Analytical Note, April 2011
Present Situation of the WTO Doha Talks and Comments on the 21 April 2011 Documents.
Although Doha started as a “Development Agenda” with a pledge that developing countries‟ interests would be at the centre, ironically there is hardly any development content left in the Doha elements. The WTO released on 21 April 2011, a 600-page package providing an overview of the last 10 years of Doha negotiations. The following papers provide analysis of this overall package.
1) Key Overview Paper: Present Situation of the WTO Doha Talks and Comments on the 21 April 2011 Documents
WTO released on 21 April 2011, a 600-page package providing an overview of the last 10 years of Doha negotiations. This paper is an analysis of this overall package. Although Doha started as a “Development Agenda” with a pledge that developing countries’ interests would be at the centre, ironically there is hardly any development content left in the Doha elements.
The agricultural deal has side-stepped the major issue of subsidies by developed countries. Special and Differential Treatment (S&D) for developing countries such as the Special Safeguard Mechanism (SSM) is practically inoperable and ineffective. There are no results in cotton. In NAMA, the packaged is imbalanced and problematic in terms of the shrinking of developing countries’ policy space to carry out much needed industrialisation. The services report puts a ‘necessity test’ back in as an option in the domestic regulation negotiations. Key areas of interest to developing countries have been sidelined – Article XXIV; S&D and Implementation issues.
2) Comments on the WTO Agriculture Chair’s April 2011 Report (TN/AG/26)
This Analytical Note provides some commentary on the various outstanding issues highlighted by the Chair of the Agriculture negotiations. This is followed by a development assessment of the December 2008 modalities (TN/AG/W/4/Rev.4). The most glaring feature of this ‘Rev.4’ text is the myriad flexibilities provided to developed countries in the areas of Overall Trade Distorting Supports (OTDS); Aggregate Measure of Support (AMS); Blue Box; Green Box; Sensitive Products; Tariff Capping; Tariff Quota Creation; Tariff Escalation. In comparison, the Special and Differential Treatment provided to developing countries are much more limited, such as LDC flexibilities (only effective for LDCs not in customs unions); SVE flexibilities; 2/3 cuts for developing countries; Special Products; Special Safeguard Mechanism (SSM). The SSM, as compared with the Special Safeguard Provision enjoyed by developed countries is a clear illustration of this point.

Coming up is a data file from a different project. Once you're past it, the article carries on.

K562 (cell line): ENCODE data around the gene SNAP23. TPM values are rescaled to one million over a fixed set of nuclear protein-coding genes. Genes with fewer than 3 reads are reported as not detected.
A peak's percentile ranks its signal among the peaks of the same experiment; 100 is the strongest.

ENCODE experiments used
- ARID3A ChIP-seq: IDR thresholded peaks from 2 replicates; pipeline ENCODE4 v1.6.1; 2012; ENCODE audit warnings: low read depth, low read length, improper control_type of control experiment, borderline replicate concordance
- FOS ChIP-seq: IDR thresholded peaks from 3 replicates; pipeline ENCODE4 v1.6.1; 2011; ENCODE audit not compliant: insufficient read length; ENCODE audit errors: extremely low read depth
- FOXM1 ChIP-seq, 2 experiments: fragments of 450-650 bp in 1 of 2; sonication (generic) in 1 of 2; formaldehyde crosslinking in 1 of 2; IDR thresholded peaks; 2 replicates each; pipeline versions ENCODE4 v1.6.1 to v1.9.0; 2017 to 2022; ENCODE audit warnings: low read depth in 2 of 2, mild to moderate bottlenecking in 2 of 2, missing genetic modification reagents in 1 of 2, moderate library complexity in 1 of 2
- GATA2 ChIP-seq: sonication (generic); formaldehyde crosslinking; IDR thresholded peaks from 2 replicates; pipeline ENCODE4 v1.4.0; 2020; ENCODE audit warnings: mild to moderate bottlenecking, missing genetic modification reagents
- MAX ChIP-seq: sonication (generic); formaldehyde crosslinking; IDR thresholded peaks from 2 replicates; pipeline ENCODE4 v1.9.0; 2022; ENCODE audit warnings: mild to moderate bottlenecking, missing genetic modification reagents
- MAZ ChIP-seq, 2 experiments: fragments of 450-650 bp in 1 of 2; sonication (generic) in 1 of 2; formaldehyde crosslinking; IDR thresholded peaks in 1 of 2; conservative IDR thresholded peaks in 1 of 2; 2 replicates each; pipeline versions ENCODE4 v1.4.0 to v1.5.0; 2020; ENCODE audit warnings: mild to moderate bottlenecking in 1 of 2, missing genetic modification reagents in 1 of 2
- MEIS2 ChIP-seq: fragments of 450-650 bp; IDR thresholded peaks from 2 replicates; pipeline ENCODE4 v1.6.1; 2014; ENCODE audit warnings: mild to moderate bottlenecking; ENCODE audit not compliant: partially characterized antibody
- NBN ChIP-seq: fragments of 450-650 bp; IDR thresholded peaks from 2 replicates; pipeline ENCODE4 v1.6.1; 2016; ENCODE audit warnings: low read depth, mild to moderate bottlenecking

3) Comments on the WTO NAMA Chair’s April 2011 Report (TN/MA/W/103/Rev.3/Add.1)
This Note is a commentary on the textual report by the Chairman on the state of play of the NAMA negotiations (TN/MA/W/103/Rev.3/Add.1). Since the Negotiating Group on Market Access (NGMA) has been primarily discussing Non-Tariff Barrier (NTB) proposals, the paper focuses on those issues with a draft text or which have been subject to intensive discussions in the last few months, in particular: (1) Horizontal Mechanism, (2) Transparency and (3) International Standards. For each issue, we provide some suggestions for the way forward.
4) Comments on the WTO Services Chair’s April 2011 Report (TN/S/36)
The majority of developing countries do not have a comparative advantage in trade in services. Therefore, they frequently find themselves on the defensive side of the GATS (General Agreement on Trade in Services) negotiations. For instance, many of the service sectors in developing countries are still in a formative stage and, therefore, might not be able to compete successfully with international firms. The Note is a response to the Report by the Chairman of the Council for Trade in Services to the Trade Negotiations Committee titled Negotiations on Trade in Services (WTO Doc. TN/S/36, 21 April 2011). This Note provides a chronological review of the GATS mandates as well as a critique of the Chair’s proposals for the way forward in the services negotiations and their impact on the interests of developing countries, including the least developed countries (LDCs), in the negotiations.
5) Comments on Trade Facilitation
6) Comments on the WTO Environmental Goods and Services Chair’s April 2011 Report
7) Comments on the WTO Chair’s April 2011 Report on TRIPS-Related (TN/IP/21 AND TN/C/W/61)
This article was tagged: Agriculture, Doha Development Round, Least Developed Countries (LDCs), Non-Agricultural Market Access (NAMA), Services, Sustainable Development, Tariffs, Trade Facilitation, Trade for Development, Trade Liberalization, TRIPS